New Breed-appointed District 6 Supervisor Matt Dorsey introduced his first high-profile bill, a ‘Right to Recovery’ measure, establishing areas near drug recovery facilities as ‘designated priorities’ for law enforcement.
San Francisco’s supervisorial District 6 is now 36 days into the Matt Dorsey era, after Mayor Breed appointed him in early May, and his first big piece of proposed legislation announced today dovetails into one of her pet programs. According to the Chronicle, Dorsey introduced a measure that would establish ‘drug enforcement priority zones’ near any SF recovery facilities, directing police to prioritize arresting drug dealers in said enforcement zones.
“The proposed legislation ‘would neither change nor enhance existing penalties for illegal drug use or sales,’” Dorsey’s office described in a press release to SFist. “Rather, it would create ‘Right to Recovery’ zones as designated priorities for local law enforcement in which police officers would be requested to… Immediately confiscate illegal drugs and paraphernalia being used or displayed publicly, with or without citation” and “immediately arrest and take into custody anyone engaged in the sale of controlled substances."
Critics of Mayor Breed’s city-sanctioned supervised drug-use sites will surely chortle that people would be allowed to use drugs inside recovery facilities, but then be more likely get busted using drugs outside those rehab facilities. That’s a reductive argument, but Dorsey seems to realize that will be a critique of his plan.
“That’s especially true as we make progress on supervised consumption sites,” Dorsey told the Chronicle. “Unless we can assure neighborhood residents that we are going to designate that as an enforcement priority, we’re going to get a lot of pushback.”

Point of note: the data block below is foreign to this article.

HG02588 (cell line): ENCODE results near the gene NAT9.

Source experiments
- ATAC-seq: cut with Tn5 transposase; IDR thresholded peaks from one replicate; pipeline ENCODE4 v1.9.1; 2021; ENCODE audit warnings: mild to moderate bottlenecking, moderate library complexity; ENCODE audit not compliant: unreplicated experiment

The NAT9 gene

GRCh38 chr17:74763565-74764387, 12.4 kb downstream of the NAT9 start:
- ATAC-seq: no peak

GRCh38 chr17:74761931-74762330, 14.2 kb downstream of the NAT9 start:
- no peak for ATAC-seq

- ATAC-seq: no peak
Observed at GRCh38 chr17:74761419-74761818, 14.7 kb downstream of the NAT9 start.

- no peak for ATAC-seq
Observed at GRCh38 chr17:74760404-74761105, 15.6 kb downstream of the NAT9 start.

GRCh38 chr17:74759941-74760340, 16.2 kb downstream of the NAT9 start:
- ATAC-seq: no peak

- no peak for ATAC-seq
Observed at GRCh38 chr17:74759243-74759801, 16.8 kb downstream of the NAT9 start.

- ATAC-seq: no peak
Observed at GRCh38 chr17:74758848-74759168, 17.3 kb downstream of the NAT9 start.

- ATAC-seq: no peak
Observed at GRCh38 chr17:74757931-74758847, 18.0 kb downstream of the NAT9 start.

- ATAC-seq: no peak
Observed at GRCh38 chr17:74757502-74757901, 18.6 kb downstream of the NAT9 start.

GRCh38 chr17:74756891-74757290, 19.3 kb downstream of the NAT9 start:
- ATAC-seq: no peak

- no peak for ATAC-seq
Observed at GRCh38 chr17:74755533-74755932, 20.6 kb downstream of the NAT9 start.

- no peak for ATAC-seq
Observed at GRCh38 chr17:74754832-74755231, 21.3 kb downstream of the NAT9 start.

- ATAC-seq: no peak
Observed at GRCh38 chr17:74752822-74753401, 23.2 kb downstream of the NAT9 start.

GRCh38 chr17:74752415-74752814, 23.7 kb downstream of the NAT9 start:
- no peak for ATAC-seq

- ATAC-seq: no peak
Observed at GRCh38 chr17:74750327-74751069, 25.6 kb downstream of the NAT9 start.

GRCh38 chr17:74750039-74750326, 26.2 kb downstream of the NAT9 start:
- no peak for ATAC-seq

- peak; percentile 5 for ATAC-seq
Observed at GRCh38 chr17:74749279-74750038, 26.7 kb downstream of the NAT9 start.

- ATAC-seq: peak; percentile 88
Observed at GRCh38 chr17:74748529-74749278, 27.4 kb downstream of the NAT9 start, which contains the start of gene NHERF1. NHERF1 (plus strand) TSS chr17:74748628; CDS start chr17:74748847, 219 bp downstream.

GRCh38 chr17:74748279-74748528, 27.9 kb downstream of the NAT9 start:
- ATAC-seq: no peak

WATCH: We shadowed newly-appointed D6 Supervisor @MattDorsey as he walked around the SoMa neighborhood and spoke to residents and small business owners.— The San Francisco Standard (@sfstandard) June 14, 2022
Here’s what some of his constituents had to say. (1/3) pic.twitter.com/qafFnf7twE
Whether this legislation is effective, or just a headline-grabber, wholly depends on whether SF police actually arrest people, and there’s plenty of discourse saying that they kind of just don’t bother these days. The SF Standard did Dorsey a solid favor by making a video that followed him around allegedly listening to constituents, seen above, and one constituent commenter made a comment about police on that point.
“I never see like, any actual, like, arrest being made,” a resident tells Dorsey. “They kind of just move things around, they just move around in a circle, but the problem moves.”
The displaced residents of #33Tehama are passing their time with memes. Can’t take credit for it, but accurately describes the mood in the community. #Hines @PEPSF @mattdorsey pic.twitter.com/sHXNneo8ZE— briantillman (@briantillman) June 14, 2022
This is not a District 6-specific proposal, and it would apply citywide. (And the six-month-old Tenderloin Center facility is now redistricted out of Dorsey’s district, albeit barely). But it’s a big-picture move, not a localized constituent services move. And judging from social media, the hundreds of currently nomadic tenants displaced by the 33 Tehama flooding don’t seem to feel they’re getting a whole lot of constituent services out of Dorsey at the moment.
Moreover, should this measure not appreciably affect the overdose rate or visibility of the drug trade, it gives his November opponent Honey Mahogany an easy attack line about over-relying on policing, and potential police harassment of people of color.
Image: @mattdorsey via Twitter